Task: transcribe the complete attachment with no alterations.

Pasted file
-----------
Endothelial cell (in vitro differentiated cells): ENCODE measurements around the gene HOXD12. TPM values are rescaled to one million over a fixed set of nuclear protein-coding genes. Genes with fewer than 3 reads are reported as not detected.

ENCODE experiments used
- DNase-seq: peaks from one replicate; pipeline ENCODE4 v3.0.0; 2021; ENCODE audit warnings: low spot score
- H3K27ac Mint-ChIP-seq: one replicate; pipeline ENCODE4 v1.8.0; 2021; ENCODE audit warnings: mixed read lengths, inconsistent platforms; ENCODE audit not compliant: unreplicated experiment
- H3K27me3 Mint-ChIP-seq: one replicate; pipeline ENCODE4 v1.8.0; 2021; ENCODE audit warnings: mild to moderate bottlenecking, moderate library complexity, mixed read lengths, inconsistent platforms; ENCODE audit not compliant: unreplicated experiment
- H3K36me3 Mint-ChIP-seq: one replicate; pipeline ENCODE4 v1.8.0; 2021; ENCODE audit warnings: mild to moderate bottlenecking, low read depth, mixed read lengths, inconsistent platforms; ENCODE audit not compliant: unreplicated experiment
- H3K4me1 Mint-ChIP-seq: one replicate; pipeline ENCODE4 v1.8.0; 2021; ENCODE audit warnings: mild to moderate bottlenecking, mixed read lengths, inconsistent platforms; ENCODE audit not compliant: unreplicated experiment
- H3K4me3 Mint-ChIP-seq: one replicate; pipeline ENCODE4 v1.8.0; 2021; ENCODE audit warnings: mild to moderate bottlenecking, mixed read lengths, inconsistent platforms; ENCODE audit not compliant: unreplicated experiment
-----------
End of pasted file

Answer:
Endothelial cell (in vitro differentiated cells): ENCODE measurements around the gene HOXD12. TPM values are rescaled to one million over a fixed set of nuclear protein-coding genes. Genes with fewer than 3 reads are reported as not detected.

ENCODE experiments used
- DNase-seq: peaks from one replicate; pipeline ENCODE4 v3.0.0; 2021; ENCODE audit warnings: low spot score
- H3K27ac Mint-ChIP-seq: one replicate; pipeline ENCODE4 v1.8.0; 2021; ENCODE audit warnings: mixed read lengths, inconsistent platforms; ENCODE audit not compliant: unreplicated experiment
- H3K27me3 Mint-ChIP-seq: one replicate; pipeline ENCODE4 v1.8.0; 2021; ENCODE audit warnings: mild to moderate bottlenecking, moderate library complexity, mixed read lengths, inconsistent platforms; ENCODE audit not compliant: unreplicated experiment
- H3K36me3 Mint-ChIP-seq: one replicate; pipeline ENCODE4 v1.8.0; 2021; ENCODE audit warnings: mild to moderate bottlenecking, low read depth, mixed read lengths, inconsistent platforms; ENCODE audit not compliant: unreplicated experiment
- H3K4me1 Mint-ChIP-seq: one replicate; pipeline ENCODE4 v1.8.0; 2021; ENCODE audit warnings: mild to moderate bottlenecking, mixed read lengths, inconsistent platforms; ENCODE audit not compliant: unreplicated experiment
- H3K4me3 Mint-ChIP-seq: one replicate; pipeline ENCODE4 v1.8.0; 2021; ENCODE audit warnings: mild to moderate bottlenecking, mixed read lengths, inconsistent platforms; ENCODE audit not compliant: unreplicated experiment